Monday 23 April 2018

AA Ireland paid €82m dividend to UK parent in advance of €156m sale

Spokesman Conor Faughnan, the public face of the AA in Ireland
Spokesman Conor Faughnan, the public face of the AA in Ireland
John Mulligan

John Mulligan

AA Ireland paid an €82.6m dividend to its UK parent in advance of the Irish arm's €156.6m sale to Carlyle Cardinal, new accounts for the business show.

The accounts show that turnover at AA Ireland rose 6.5pc last year to €51.4m, while operating profits fell 8.5pc to €11.8m as it continued to invest in the business and incurred a one-off administration charge.

Of its turnover, €26.7m was generated from its roadside assistance membership programme, with €24.2m from its insurance business.

AA Ireland had 128,000 customers at the end of 2015, up 8pc in 2014. The customer base for its combined insurance portfolio rose 5pc to over 205,000.

Chief executive Brendan Nevin said that the number of breakdowns the company attended during 2015 was 5pc higher than in 2015. But 78pc of breakdowns were resolved at the roadside without vehicles having to be towed to garages.

He said that the fundamentals of the business, which employs 440 people, "remain strong".

Mr Nevin and other senior AA Ireland management are investing in the business as part of its sale.

The Irish arm's operating profit last year was negatively impacted by a €900,000 increase in exceptional administrative expenses, the accounts note.

They also reveal that the company wrote off bad debts of just over €1m last year, compared to €179,000 in 2014. Restructuring and redundancy costs totalled €885,000 in 2015, compared to just under €1.1m in 2014, the accounts note.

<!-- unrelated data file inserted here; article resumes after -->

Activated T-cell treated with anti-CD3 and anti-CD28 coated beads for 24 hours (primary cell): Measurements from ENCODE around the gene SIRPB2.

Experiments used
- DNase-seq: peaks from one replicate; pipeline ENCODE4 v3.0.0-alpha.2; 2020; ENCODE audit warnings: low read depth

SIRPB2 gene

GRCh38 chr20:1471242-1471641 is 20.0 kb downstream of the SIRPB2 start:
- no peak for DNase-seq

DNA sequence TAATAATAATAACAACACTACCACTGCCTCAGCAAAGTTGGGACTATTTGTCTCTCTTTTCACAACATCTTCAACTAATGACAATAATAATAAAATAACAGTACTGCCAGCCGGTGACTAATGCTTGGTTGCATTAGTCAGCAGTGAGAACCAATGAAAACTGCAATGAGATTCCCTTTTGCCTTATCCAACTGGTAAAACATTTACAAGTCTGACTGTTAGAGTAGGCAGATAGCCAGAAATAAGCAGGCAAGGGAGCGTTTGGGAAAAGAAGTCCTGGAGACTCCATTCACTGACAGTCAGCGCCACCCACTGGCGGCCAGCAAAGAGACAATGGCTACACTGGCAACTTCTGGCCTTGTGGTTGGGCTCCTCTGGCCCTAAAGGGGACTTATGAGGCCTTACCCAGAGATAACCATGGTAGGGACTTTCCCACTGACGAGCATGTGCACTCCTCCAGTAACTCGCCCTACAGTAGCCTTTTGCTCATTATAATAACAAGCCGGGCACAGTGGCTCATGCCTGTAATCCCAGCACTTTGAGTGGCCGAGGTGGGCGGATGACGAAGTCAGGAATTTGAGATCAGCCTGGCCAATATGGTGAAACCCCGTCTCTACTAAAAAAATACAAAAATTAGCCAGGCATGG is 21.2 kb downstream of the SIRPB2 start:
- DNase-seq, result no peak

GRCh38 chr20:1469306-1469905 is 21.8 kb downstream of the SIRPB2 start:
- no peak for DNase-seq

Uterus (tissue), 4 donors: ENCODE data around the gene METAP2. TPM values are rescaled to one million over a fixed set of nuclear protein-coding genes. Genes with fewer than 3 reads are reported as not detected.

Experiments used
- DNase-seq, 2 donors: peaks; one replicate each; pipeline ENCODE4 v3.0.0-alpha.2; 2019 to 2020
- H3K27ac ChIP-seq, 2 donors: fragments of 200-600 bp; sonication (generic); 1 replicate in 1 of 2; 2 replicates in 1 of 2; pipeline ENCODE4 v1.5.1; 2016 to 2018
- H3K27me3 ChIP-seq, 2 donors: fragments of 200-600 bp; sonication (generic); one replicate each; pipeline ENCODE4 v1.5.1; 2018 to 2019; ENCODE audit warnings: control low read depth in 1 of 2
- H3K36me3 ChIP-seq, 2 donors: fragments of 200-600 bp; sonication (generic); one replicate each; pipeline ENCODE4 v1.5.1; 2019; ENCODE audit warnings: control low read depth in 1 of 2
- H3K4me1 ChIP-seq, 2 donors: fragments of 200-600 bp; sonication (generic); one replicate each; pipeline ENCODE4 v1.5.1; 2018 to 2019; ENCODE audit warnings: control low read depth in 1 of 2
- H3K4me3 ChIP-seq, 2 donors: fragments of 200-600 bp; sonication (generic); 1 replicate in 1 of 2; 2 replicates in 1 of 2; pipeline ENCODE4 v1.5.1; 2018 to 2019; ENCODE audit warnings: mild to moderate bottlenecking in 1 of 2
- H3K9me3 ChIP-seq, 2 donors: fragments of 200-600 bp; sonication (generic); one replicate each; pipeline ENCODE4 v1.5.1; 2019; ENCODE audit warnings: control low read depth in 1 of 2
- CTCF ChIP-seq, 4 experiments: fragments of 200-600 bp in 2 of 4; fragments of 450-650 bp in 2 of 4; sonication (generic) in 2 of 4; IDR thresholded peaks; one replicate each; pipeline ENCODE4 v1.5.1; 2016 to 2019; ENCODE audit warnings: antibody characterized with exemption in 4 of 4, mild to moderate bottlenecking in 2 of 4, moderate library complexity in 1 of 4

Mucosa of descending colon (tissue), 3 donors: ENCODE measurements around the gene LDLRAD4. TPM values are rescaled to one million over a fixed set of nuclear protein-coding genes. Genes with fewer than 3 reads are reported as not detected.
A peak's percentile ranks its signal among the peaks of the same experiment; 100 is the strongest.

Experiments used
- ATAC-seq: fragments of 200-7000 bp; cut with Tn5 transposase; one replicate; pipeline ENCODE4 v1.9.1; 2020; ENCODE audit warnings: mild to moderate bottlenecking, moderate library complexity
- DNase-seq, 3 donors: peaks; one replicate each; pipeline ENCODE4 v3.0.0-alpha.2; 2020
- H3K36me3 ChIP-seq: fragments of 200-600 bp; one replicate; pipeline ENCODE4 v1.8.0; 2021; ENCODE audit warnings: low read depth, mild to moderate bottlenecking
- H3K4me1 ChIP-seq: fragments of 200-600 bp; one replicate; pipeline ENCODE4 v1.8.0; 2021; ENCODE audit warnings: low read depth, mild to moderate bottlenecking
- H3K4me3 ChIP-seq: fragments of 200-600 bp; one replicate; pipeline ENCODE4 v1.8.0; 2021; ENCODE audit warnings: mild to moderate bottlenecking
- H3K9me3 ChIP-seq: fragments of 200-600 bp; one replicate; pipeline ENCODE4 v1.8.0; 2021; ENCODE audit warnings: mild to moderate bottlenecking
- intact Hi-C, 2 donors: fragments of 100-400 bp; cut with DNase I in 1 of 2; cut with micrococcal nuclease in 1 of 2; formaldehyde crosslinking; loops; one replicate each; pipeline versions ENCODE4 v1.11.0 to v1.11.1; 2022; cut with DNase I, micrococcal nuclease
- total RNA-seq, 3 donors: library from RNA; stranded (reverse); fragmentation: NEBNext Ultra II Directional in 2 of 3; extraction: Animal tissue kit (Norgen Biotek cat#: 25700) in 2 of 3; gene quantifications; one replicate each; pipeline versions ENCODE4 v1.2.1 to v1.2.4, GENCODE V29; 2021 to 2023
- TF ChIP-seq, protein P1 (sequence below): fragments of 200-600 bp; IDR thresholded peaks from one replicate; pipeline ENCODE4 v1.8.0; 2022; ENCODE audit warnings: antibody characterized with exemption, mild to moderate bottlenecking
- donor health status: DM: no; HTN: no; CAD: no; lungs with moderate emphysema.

Total directors' pay jumped to €802,000 last year from €438,000 the previous year.

AA plc confirmed last month that it had reached agreement to sell its Irish unit to Carlyle Cardinal, a €292m private equity fund that is a joint venture between Carlyle and Cardinal Capital.

The AA agreed to provide certain transitional services to AA Ireland and will retain responsibility for the defined benefit pension plan of AA Ireland.

AA plc said that as an insurance broker-led business, AA Ireland differs significantly from the AA's UK business, and that synergies and cross-sell opportunities are limited.

AA plc is using the proceeds of the sale to reduce its own debt. AA plc's executive chairman, Bob Mackenzie, said the sale was a "good result". He added: "I would like to thank our 450 Irish colleagues for their dedication, professionalism and service to our customers, which has resulted in the creation of a great business.

"I am confident that the agreement with Carlyle and CCI presents an exciting opportunity for their continued success."

AA plc had expected the sale to close in July.

It has not yet been cleared by the Competition and Consumer Protection Commission.

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